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Dallas Opera, with an admirable policy of maintaining a public presence between the mainstage productions at the Winspear, presented Lee Hoiby’s delightful one-woman show Bon Appétit in the Market’s demonstration kitchen.

The Classical Note: The Dallas Opera Sets Julia Child to Music at the Dallas Farmers Market

I drove over to the Dallas Farmer’s Market last Saturday afternoon, but it wasn’t to buy locally-grown produce.

Dallas Opera, with an admirable policy of maintaining a public presence between the mainstage productions at the Winspear, presented Lee Hoiby’s delightful one-woman show Bon Appétit from 1986 in the Market’s demonstration kitchen, with predictably delicious results. (Hoiby, who died in 2011 at the age of 85, is best known to Dallas audiences for his operatic setting of Shakespeare’s The Tempest, produced here by Dallas Opera in 1996.)

Based on a script of one Julia Child’s iconic television shows (Child is credited as co-librettist for the piece, along with Mark Shulgasser), the eighteen-minute work does what operas do best: it allows the listener to hear the words in a new way. Mezzo-soprano Susan Nicely, accompanied by pianist Mary Dibbern of the Dallas Opera staff, delivered the goods with a gorgeously textured, rich vocal timbre and a perfect touch of slapstick, expanding on and somewhat exaggerating Child’s endearing, always-laughed-off clumsiness. However, the moments of slapstick didn’t obscure the real beauty of Hoiby’s lyrical score, typical of that composer’s adamant neo-romanticism and reminiscent of classic French impressionism.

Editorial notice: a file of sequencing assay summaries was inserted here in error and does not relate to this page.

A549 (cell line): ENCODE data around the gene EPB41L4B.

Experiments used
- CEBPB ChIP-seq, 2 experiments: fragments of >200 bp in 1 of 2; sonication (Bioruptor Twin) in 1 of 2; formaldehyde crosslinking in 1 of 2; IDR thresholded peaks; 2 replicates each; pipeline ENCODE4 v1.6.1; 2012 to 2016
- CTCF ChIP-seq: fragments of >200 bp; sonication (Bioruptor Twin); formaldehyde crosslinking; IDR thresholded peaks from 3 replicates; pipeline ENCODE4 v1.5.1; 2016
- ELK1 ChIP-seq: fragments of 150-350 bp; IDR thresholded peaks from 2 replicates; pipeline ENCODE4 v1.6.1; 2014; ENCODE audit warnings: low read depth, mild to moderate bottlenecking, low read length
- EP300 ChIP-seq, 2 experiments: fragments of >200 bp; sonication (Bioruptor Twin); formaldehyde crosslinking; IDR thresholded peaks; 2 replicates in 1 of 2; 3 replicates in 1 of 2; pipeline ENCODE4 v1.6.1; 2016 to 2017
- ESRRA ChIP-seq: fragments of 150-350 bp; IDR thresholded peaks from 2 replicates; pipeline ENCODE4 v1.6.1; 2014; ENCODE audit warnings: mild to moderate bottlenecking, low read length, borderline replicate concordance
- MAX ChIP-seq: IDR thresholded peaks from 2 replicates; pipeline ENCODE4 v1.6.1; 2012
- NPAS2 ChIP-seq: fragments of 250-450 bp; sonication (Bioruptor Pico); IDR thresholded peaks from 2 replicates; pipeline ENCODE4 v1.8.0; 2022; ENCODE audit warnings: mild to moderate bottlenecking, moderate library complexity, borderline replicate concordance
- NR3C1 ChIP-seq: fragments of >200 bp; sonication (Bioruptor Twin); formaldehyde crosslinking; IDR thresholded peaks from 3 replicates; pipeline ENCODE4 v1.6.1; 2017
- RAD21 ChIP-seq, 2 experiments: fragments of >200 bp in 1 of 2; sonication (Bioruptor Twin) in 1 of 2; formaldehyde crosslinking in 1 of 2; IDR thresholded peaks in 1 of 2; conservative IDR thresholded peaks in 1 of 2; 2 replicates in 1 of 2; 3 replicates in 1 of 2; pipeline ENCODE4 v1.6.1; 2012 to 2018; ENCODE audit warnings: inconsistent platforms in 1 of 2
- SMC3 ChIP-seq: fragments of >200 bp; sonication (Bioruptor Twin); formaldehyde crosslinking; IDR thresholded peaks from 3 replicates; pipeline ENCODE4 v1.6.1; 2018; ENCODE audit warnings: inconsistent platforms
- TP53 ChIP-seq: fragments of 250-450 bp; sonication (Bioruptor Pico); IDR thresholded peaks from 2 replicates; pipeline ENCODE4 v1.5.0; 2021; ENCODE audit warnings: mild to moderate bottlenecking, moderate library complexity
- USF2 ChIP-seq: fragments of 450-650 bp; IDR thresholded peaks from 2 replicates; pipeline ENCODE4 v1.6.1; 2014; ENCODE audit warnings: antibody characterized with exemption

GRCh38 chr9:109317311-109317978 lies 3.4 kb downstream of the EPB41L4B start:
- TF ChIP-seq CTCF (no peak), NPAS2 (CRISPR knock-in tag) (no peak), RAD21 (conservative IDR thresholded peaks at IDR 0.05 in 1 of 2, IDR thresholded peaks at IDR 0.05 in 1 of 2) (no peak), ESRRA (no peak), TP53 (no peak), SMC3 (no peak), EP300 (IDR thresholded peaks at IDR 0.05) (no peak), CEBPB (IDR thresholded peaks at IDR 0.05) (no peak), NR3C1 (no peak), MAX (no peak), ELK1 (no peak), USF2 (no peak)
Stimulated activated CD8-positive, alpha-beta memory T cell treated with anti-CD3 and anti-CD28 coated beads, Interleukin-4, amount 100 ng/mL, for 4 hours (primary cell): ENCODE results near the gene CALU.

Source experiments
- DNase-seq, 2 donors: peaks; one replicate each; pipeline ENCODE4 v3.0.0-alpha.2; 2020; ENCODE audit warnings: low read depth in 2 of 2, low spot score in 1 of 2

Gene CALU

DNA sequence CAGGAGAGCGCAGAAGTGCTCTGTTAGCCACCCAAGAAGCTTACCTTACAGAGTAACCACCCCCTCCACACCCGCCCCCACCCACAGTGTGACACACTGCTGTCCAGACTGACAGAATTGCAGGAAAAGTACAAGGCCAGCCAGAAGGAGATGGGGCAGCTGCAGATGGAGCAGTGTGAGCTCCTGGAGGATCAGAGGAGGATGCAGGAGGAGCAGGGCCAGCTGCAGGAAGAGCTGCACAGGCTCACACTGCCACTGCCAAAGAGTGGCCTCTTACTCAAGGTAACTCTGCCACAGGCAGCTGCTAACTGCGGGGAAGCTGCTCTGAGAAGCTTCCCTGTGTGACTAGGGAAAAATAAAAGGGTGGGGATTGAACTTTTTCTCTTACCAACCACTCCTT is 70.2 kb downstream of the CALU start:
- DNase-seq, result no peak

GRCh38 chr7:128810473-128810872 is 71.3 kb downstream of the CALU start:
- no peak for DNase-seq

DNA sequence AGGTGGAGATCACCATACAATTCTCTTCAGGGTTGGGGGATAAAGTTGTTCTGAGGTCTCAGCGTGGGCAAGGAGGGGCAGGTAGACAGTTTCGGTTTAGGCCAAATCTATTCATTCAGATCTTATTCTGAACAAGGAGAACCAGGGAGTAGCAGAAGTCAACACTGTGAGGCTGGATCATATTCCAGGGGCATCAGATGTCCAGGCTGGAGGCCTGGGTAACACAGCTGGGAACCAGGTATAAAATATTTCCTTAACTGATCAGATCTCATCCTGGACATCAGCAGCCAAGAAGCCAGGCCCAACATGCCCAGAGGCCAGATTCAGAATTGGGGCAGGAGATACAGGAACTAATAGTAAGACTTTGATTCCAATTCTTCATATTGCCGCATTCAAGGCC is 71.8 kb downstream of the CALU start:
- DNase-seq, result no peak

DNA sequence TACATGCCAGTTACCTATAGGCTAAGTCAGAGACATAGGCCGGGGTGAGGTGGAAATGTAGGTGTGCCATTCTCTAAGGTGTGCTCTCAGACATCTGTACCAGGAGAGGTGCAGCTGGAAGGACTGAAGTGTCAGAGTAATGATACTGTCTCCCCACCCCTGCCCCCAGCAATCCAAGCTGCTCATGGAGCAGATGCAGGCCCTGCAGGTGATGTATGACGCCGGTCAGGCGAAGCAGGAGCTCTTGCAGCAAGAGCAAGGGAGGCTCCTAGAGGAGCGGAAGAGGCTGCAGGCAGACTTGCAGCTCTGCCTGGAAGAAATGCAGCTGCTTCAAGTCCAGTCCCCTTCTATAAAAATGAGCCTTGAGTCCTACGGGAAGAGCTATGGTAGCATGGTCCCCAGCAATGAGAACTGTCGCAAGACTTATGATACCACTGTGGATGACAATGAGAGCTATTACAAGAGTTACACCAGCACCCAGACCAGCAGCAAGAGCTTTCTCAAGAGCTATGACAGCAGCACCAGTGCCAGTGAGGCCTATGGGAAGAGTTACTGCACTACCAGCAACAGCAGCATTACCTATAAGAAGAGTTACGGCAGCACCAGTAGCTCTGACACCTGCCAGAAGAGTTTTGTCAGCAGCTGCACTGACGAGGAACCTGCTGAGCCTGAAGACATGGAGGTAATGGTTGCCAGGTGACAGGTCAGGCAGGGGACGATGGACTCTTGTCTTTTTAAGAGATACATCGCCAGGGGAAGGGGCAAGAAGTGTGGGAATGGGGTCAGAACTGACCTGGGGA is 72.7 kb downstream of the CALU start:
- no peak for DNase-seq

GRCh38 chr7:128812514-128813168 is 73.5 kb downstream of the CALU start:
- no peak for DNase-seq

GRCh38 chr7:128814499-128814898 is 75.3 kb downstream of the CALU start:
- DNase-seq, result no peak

The staging re-created the sense of a live filming of an episode of The French Chef, complete with a commercial break (during which Nicely’s version of Child promptly gets drunk) and the use of real recipe ingredients for the baking of a chocolate cake.

But, in this setting, Child’s upper-crust ad libs took on some wonderful and occasionally darker implications of consumerism, opulent consumption, and what one might call the cult of mass expertise (i.e., anyone can be a chef). Still, on the main, the words, the music, and the performance radiated the joy of (relatively) simple pleasures, like a fine chocolate cake, or a well-crafted chamber opera.

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Opera of a completely different sort arrives in Dallas this week when the Orchestra of New Spain, a local professional ensemble devoted to the performance of music of the Spanish and Latin American baroque, presents Sebastián Durón’s Las Nuevas Armas de Amor (Cupid’s New Weapons of Love). The group promises an authentic eighteenth-century-style rendition of the first modern performance anywhere in the world of this work from 1711. Performances will run on Thursday and Saturday at the City Performance Hall in the Dallas Arts District.